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katharyn houk said...

Wow...what a great blog! I am so very in tune with how you feel about your body. I feel the same about mine. I am 45...wishing I were in my 20's again...when I could tan all summer long,go without makeup and look good!, lose 5 pounds in a day...and truly "live". I got colon cancer a year ago. My belly will never be like it once was. And it was never perfect...but it was workable! Now...i feel like my insides are pushed up to my lungs, it hurts to have to bend over to trim my toenails, and I just had both my ovaries removed this past week. So...after already feeling old and huge...I feel even worse! I have taken 1 hormone pill...and just havent decided if I want to continue to take them or not!
I appreciate your blog...your honesty...your view of yourself! I thought I was the only one! Thank you thank you thank you!!!!

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Tracy Pepper said...

Hi Katharyn,
Thanks for taking the time to comment. I appreciate the feedback and to know that I'm not alone in this. In general I'm an optimistic type and I try to see the positive in everything... but the truth is, there are days when you struggle with the changes. We are grateful to be alive, yes this is true. We can accept that life won't be the same. But it doesn't mean we don't feel and we don't grieve. It's grief. Plain and simple.

But we can use our experience to enhance our lives in a bigger way than we can comprehend sometimes. This is where we need to have faith and trust that what doesn't kill us makes us stronger.

I wish you all the best on your journey. I see you've found my expedition page on facebook. Please feel free to ask any questions about HRT as your symptoms worsen (and they will hit hard). It's not going to be easy but you can do it. Eat well, exercise and get air conditioning. :)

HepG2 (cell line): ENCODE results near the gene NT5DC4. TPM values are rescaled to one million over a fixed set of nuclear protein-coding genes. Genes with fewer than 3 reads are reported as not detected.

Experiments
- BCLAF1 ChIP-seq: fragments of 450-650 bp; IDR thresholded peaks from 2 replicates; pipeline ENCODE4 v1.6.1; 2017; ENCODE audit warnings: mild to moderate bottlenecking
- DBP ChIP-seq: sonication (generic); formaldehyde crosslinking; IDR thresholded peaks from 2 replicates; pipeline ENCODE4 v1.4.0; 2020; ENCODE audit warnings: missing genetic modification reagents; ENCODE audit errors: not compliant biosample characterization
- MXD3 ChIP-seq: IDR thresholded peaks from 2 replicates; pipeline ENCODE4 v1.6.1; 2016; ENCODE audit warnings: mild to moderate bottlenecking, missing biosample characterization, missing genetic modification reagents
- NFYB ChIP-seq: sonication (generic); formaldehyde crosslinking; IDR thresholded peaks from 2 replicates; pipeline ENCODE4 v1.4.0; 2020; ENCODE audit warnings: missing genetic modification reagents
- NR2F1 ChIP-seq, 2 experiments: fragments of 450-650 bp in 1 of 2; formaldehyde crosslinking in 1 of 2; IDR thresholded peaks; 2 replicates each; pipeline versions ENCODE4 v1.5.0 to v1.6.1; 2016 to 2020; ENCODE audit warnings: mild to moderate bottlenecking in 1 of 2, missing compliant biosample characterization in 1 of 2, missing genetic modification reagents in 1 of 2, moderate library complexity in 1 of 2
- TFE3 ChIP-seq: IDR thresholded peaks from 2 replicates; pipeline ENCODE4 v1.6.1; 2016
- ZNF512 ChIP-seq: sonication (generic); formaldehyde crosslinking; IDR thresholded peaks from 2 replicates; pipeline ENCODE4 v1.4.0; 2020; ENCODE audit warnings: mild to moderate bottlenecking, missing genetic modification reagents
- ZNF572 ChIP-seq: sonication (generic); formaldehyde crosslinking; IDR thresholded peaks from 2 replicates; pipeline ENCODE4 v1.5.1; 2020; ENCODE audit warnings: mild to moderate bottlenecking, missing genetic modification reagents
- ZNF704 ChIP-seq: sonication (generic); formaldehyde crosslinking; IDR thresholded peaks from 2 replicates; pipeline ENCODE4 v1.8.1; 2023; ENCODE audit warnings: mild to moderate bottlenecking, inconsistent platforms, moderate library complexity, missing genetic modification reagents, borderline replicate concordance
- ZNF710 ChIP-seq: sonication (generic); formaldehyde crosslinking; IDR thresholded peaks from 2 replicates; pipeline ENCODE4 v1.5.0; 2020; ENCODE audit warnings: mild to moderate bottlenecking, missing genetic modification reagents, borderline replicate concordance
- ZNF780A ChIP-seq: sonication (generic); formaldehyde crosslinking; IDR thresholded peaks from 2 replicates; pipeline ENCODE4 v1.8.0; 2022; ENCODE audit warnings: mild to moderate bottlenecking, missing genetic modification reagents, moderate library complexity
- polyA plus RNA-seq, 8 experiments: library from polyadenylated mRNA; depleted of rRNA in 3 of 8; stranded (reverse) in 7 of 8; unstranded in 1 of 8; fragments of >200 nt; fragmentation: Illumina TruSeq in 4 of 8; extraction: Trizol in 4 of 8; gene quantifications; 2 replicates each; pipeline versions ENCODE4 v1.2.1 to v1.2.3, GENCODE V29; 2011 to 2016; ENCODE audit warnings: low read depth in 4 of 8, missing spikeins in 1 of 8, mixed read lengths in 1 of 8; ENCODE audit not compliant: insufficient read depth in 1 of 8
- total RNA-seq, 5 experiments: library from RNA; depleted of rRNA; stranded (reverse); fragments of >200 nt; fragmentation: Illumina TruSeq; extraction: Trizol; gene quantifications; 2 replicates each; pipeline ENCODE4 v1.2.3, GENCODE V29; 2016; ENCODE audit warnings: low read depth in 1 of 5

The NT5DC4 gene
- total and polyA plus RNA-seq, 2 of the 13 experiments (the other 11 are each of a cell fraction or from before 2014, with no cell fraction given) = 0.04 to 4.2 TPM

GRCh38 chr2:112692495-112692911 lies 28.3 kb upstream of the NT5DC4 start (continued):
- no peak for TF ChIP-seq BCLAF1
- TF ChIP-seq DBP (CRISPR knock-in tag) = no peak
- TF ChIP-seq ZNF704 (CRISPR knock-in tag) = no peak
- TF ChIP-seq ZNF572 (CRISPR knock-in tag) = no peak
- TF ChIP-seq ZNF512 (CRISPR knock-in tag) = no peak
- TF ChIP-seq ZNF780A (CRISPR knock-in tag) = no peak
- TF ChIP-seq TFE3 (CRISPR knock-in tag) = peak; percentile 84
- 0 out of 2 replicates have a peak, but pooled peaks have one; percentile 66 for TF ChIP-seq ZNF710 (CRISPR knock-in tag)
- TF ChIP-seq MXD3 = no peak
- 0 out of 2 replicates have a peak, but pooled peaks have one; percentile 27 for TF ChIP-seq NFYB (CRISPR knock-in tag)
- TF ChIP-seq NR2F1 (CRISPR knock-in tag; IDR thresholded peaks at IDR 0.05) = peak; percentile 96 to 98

Most importantly, laugh and enjoy this crazy thing we call life.

Big Hugs to you!

Anonymous said...

Nice to have found you! I also had a radical hysterectomy at 34 and am battling the medical profession to deal with it naturally. I get a script each six months-to a year with my surgical follow up....and re-evaluate. Last one was October, with a three month script....Can't bring myself to go back and get another....but these hot flushes, say no more!! Thank goodness for winter is all I can say. Much love to you and your journey, and for your blog xx

Tracy Pepper said...

Feel free to find me on facebook and follow me on my journey. Just look for Tracy Pepper's Expedition of Hope :)

Give your body the time and love it deserves to regulate itself naturally. Don't think of the hot flushes as something bad... think of them as a normal part of life. I believe that will help. And start exercising if you aren't already. Walk every day. Eat clean and healthy whole food. Sugar and caffeine makes hot flushes worse.

Good luck and I'm glad you found me too!